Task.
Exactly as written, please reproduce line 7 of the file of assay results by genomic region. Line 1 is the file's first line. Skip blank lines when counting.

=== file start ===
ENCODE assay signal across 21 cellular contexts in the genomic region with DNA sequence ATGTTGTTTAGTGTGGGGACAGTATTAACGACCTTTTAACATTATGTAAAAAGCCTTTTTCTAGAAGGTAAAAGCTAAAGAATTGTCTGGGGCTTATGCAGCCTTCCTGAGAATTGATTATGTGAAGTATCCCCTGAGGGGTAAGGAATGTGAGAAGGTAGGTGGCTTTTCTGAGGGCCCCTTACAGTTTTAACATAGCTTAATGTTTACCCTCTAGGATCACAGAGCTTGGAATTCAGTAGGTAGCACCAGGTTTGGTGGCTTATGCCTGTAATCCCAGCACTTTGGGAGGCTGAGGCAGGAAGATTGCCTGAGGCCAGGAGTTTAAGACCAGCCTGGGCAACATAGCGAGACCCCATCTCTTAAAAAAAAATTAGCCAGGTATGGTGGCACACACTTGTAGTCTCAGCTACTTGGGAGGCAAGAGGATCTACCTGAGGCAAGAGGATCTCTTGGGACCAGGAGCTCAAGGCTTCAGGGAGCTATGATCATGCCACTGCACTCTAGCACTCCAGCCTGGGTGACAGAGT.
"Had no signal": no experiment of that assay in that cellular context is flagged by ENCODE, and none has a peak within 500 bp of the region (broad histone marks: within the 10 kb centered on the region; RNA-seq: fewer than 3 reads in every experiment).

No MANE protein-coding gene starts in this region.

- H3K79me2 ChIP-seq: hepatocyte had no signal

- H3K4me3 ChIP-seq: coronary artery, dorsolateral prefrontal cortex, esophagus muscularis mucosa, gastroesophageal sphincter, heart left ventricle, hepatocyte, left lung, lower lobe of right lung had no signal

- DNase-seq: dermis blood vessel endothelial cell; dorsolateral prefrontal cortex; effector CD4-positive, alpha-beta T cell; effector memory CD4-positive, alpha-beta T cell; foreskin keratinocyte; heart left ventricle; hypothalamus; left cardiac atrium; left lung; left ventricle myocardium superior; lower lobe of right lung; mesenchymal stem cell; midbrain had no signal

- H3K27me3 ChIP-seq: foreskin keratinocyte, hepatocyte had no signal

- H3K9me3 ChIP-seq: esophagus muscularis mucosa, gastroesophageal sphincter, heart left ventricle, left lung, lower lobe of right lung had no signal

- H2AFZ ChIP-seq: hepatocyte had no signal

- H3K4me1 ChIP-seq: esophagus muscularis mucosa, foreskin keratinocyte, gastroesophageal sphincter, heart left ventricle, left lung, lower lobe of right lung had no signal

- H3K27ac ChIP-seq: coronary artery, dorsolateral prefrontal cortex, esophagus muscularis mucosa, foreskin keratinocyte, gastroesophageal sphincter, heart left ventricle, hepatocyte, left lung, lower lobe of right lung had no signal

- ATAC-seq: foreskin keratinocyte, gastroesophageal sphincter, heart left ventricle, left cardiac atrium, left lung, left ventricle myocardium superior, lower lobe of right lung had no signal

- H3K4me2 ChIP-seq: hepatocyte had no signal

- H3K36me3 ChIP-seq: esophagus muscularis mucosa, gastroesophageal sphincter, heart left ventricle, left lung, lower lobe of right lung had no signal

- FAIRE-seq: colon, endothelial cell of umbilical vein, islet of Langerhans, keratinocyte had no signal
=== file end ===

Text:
- H3K27me3 ChIP-seq: foreskin keratinocyte, hepatocyte had no signal